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David J Ledger vs Gawain Jones
"Clearing the Ledger" (game of the day Sep-04-2012)
British Championship (2012), North Shields ENG, rd 11, Aug-04
Sicilian Defense: Dragon Variation. Yugoslav Attack (B78)  ·  0-1


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Given 6 times; par: 24 [what's this?]

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find similar games 3 more D J Ledger/G Jones games
sac: 29...Bxc2 PGN: download | view | print Help: general | java-troubleshooting

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Kibitzer's Corner
Aug-03-12  fisayo123: Nice Chinese dragon from Jones!! Brilliancy indeed. Inspired play.
Premium Chessgames Member
  profK: 13.h5 doesn't look the best. I'd also want to keep the White KB. The c4 exchange by white opens up the Q-side for instant attack.
Aug-03-12  Everett: I just had a strange experience: I've played many openings over the years, and when I started out I would often get into Dragon-type positions, and it simply made sense to play Bd7, Rb8, a Knight move and ..b5. To my novice mind, if one couldn't play ..d5, then try to get in ..b5.

It's good to see that some of my ideas are not completely crap...

Premium Chessgames Member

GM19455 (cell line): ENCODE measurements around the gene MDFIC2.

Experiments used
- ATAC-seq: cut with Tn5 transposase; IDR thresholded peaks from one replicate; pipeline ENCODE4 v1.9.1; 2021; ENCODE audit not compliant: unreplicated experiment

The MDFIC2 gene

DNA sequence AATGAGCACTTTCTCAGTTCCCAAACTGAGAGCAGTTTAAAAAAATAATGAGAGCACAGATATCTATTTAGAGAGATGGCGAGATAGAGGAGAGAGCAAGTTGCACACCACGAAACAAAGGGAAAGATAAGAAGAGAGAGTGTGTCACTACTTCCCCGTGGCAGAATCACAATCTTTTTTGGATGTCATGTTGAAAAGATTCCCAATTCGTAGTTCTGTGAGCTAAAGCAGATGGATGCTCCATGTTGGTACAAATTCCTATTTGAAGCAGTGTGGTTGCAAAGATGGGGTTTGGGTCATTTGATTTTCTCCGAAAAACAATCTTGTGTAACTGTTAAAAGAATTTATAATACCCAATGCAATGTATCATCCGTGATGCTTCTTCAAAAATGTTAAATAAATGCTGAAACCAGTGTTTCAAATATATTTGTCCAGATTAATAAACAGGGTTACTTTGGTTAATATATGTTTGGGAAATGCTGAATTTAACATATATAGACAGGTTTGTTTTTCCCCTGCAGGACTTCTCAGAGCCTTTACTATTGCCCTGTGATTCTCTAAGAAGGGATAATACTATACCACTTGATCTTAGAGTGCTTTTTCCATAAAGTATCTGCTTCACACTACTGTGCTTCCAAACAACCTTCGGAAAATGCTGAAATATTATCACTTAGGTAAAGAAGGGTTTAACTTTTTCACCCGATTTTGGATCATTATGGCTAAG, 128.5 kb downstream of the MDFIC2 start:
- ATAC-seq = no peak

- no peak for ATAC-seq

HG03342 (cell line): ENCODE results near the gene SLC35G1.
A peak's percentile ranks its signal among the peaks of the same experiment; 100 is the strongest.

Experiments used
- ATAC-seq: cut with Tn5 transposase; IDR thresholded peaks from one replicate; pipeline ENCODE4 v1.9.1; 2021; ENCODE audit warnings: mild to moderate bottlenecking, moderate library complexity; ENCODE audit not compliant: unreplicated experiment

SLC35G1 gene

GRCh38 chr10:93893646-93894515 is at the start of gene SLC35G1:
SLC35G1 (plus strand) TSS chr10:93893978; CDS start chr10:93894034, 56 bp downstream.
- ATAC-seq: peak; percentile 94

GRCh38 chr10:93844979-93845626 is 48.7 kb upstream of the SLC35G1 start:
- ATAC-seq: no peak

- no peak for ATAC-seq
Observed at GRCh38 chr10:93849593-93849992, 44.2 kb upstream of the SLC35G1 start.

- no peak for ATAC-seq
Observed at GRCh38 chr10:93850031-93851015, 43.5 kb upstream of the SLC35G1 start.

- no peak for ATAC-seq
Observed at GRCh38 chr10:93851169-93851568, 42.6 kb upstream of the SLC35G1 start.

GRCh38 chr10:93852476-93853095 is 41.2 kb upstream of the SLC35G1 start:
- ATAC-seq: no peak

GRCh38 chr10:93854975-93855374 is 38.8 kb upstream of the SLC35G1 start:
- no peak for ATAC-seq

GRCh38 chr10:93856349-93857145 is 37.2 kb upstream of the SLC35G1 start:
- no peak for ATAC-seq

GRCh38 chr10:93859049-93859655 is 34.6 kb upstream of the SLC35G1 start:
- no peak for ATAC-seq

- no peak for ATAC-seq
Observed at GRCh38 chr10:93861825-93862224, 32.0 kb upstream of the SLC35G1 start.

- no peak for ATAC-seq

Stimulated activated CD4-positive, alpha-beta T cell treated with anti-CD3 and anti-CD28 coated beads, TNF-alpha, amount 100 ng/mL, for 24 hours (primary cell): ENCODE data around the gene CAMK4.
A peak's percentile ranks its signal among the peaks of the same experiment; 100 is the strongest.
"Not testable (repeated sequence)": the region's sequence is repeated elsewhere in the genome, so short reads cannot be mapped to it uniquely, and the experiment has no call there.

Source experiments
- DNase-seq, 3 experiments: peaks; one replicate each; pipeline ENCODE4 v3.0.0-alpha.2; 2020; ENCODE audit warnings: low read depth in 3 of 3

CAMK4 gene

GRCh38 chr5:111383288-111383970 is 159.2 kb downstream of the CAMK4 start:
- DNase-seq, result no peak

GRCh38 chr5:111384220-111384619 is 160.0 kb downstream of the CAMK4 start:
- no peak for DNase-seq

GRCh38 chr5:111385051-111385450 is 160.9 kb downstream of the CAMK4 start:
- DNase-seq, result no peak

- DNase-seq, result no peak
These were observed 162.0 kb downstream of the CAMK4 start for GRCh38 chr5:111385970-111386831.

YouRang: Subtle errors (which I see with computer help):

After <20...Rc8>

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White plays <21.Nd5>, which after <21...Nxd5 22.exd5> leaves the backward Pc2 under attack by the rook AND opens the diagonal allowing ...Bf5 to put even more pressure on Pc2. Better was the simple 21.Kb2.

After <23.e5>

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White plays <24.Ne2>, again opening the attack on Pc2. In fact, it allows black to win with the immediate 24...Rxc2+! 25.Kxc2 Qa2+ 26.Kc3 Bf5! (threats: ...Qc2+ and ...Rc7+) 27.Qd8+ Rf8 28.Rd2 Qa3 29.Qc7 Rc8 (pins Q) . Better was 24.Nc6! blocking the c-file.

After <25.Rb7>

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White plays <26.Ra1>, just pushing the Q where it wants to go: 26...Qc5 putting pressure on Pc2, and black has unstoppable tactics. Only hope was to defend with 27.Qe3.

Of course, tactics are much easier to see with the computer.

Premium Chessgames Member
  Eyal: <YouRang: Better was <24.Nc6!> blocking the c-file.>

As well as leading to the weakening of e6, interestingly:

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Now after 24...Bxc6 (otherwise White is better after 24...Qc7/c5 25.Rh4! with the idea Rc4) White can force a draw by 25.Rxh7! Kxh7 26.Rh1+ Kg7 27.Qh6+ Kf6 28.Qh4+ Kg7 29.Qh6+ etc. or 25...Rxh7 26.Qxg6+ Kh8 (26...Rg7? <27.Qe6+> [made possible by the bishop being diverted from d7]) 27.Qf6+ Kg8 28.Qg6+ etc.

Note that an immediate 24.Rxh7:

click for larger view

loses to 24...Qc3+! (24...Rxh7 25.Nc6! and itís a draw again) 25.Kb1/Ka2 Rxh7 26.Qxg6+ Rg7.

But yeah, this is all rather computerish tactics...

Premium Chessgames Member
  HeMateMe: Holy smokes, what a squeeze! Great game.
Premium Chessgames Member
  Phony Benoni: When it comes to puns, there's no accounting for taste.